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How to be a CRNA

SRNA   (1,344 Views | 2 Replies)

531 Profile Views; 1 Post

I am current working on getting by bsn. I was wondering if anyone could tell me what steps i need to prepare to get into a CRNA program. I am currently looking to attend Kaiser Permanente program. Also, What are some of the things I should consider before deciding to go to nursing school to become a CRNA? What is your outlook on the future of CRNAs?What are the positive and negative aspects of working as a CRNA? What math, english, biology, chem courses should i complete up to??? Any answers would be greatly appreciated.

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indecisiveRN has 6 years experience and specializes in ICU.

53 Posts; 1,754 Profile Views

I would start off by reading the 'sticky' thread at the top of this forum called "How to be a CRNA FAQ" (or something like that). It will answer a lot of your questions. You are likely to get a better response if you aren't asking general questions that a little research would answer.

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37 Posts; 3,130 Profile Views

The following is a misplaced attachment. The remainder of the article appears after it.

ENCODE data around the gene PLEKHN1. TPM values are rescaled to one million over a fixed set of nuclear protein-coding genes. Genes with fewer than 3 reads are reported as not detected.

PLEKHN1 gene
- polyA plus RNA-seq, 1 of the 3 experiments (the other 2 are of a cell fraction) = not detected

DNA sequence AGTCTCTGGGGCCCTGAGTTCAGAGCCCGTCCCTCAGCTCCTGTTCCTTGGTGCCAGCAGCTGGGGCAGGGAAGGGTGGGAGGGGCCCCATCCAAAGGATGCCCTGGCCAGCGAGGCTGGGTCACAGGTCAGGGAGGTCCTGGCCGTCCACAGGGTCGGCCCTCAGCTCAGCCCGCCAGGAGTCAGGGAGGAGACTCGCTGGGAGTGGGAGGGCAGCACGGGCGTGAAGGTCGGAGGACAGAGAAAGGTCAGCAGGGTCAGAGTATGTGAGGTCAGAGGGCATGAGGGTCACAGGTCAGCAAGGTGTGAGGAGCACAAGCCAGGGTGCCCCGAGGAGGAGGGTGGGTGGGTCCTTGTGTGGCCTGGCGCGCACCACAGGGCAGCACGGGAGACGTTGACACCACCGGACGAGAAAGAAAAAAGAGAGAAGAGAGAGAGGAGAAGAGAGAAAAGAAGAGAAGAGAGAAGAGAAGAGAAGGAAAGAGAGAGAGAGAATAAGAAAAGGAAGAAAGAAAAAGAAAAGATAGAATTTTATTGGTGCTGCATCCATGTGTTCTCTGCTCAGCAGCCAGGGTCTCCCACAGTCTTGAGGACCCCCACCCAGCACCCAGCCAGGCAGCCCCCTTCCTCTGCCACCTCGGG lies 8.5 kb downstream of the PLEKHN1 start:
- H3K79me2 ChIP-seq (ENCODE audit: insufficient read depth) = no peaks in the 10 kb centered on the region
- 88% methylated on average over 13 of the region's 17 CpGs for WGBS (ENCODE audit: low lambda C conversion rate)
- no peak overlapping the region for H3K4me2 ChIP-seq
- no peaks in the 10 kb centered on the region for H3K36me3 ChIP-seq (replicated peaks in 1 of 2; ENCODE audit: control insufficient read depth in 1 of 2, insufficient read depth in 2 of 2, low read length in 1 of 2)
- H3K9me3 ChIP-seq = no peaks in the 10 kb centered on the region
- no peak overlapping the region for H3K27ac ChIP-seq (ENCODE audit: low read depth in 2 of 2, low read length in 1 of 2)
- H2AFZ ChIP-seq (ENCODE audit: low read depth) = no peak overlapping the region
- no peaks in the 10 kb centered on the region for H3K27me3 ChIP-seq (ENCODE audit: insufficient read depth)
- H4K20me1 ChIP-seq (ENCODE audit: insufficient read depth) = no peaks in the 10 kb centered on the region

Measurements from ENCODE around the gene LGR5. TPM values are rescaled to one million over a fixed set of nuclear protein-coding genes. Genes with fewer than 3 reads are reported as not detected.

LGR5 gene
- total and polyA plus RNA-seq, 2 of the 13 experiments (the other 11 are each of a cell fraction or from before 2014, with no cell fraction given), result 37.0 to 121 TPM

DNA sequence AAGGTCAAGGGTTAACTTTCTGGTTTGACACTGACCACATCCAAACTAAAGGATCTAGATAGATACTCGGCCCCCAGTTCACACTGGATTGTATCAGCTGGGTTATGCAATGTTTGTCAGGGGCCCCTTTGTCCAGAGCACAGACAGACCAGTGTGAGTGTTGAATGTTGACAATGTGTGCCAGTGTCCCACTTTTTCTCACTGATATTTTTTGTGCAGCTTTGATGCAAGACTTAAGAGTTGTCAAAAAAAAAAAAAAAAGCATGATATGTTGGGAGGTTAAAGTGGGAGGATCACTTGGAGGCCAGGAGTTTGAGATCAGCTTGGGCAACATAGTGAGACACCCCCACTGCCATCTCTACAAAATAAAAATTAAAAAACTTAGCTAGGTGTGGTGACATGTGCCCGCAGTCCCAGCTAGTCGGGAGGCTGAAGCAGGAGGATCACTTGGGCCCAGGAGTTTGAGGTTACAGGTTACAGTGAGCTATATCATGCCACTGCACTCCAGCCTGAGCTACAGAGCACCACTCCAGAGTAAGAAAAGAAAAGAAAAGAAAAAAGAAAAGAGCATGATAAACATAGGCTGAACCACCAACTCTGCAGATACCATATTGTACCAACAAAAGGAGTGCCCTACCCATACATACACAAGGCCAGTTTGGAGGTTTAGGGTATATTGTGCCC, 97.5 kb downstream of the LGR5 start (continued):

From what I have researched there are many things you can do to prepare yourself for both the program and the application process. Basic things include providing yourself with plenty of adult ICU experience. Most schools require at least one year of adult ICU experience but I have heard of University of Cincinnati considering PICU applicants. Along these lines you can/should work on obtaining your CCRN certification. This really demonstrates ICU proficiency and you can obtain either adult and peds version.

As far as academic preparation schools recommend physics/chem/etc. I suppose this is more to make you comfortable than an actual requirement but it can also serve to boost your GPA if necessary. Also it would be a good idea to start preparing for the GRE/MAT ahead of time. A solid score will really boost your application stats. Also along the knowledge sector, I would advise making sure you are proficient with all your applicable drugs/drips/etc.

Also shadowing a CRNA is really a good idea. It will give you a good idea of what to expect and also some programs require shadowing.

Finally and perhaps most importantly, financial preparation is VERY important (they even ask about this in interviews!). You need to make sure that you are financially ready to undertake this program. Be ready for unexpected expenses on top of rent/books/car/etc. Most students seem to rely on loans but you need to make sure you are comfortable. Do not expect to live a country club lifestyle as not working during the program makes that impossible...

As far as prospects I think you will always have a job but like any occupation you may need to be open to moving, even if it's just an hour or two away in your own state. I think that the benefits, compensation, and sign-on bonuses make moving practical and rewarding.

Not sure if this is what you were looking for but hope this helps...

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